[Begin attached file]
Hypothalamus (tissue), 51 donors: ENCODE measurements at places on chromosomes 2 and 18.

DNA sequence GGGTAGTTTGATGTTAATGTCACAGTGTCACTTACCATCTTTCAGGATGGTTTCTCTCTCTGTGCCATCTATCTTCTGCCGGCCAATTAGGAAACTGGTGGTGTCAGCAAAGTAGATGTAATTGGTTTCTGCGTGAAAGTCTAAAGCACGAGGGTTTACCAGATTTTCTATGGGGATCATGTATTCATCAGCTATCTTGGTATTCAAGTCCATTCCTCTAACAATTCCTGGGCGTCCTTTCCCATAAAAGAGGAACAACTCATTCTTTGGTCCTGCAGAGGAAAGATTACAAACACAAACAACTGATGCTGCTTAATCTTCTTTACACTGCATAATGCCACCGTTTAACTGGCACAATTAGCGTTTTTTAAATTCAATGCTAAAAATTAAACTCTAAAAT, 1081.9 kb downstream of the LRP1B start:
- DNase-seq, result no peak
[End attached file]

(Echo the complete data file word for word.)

Hypothalamus (tissue), 51 donors: ENCODE measurements at places on chromosomes 2 and 18.

DNA sequence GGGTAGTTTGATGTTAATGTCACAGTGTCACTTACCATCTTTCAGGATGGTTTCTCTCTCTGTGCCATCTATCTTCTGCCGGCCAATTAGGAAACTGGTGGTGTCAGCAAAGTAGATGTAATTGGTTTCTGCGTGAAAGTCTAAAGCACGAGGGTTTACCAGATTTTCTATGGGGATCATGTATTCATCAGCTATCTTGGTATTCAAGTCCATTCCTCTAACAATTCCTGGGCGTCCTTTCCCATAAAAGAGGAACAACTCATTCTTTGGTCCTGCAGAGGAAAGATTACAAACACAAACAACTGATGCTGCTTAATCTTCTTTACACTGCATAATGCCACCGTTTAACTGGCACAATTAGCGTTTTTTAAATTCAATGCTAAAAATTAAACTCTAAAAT, 1081.9 kb downstream of the LRP1B start:
- DNase-seq, result no peak